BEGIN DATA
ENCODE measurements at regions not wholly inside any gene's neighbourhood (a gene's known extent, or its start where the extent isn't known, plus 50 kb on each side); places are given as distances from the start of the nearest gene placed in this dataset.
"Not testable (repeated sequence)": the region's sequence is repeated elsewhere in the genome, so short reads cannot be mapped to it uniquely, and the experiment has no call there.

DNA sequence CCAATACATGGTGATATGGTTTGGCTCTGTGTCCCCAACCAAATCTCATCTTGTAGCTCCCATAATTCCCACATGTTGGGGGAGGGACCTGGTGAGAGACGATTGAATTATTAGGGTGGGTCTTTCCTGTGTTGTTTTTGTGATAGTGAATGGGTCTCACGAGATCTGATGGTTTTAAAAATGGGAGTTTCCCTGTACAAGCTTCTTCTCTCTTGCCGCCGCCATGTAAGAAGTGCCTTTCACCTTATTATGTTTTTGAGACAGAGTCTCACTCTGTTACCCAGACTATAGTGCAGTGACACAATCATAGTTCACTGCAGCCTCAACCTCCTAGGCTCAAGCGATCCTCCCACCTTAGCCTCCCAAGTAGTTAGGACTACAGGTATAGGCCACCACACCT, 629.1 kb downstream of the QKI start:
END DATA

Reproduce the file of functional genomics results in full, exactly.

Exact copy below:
ENCODE measurements at regions not wholly inside any gene's neighbourhood (a gene's known extent, or its start where the extent isn't known, plus 50 kb on each side); places are given as distances from the start of the nearest gene placed in this dataset.
"Not testable (repeated sequence)": the region's sequence is repeated elsewhere in the genome, so short reads cannot be mapped to it uniquely, and the experiment has no call there.

DNA sequence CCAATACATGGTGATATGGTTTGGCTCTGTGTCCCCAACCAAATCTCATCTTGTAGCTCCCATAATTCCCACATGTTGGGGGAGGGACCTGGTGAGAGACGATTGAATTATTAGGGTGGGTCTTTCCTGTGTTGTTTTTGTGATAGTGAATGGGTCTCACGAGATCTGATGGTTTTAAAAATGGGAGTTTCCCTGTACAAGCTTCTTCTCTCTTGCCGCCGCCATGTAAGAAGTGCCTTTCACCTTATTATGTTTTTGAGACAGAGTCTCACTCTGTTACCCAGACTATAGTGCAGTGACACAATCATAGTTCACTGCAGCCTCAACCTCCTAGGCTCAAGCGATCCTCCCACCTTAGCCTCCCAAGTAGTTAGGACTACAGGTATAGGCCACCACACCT, 629.1 kb downstream of the QKI start: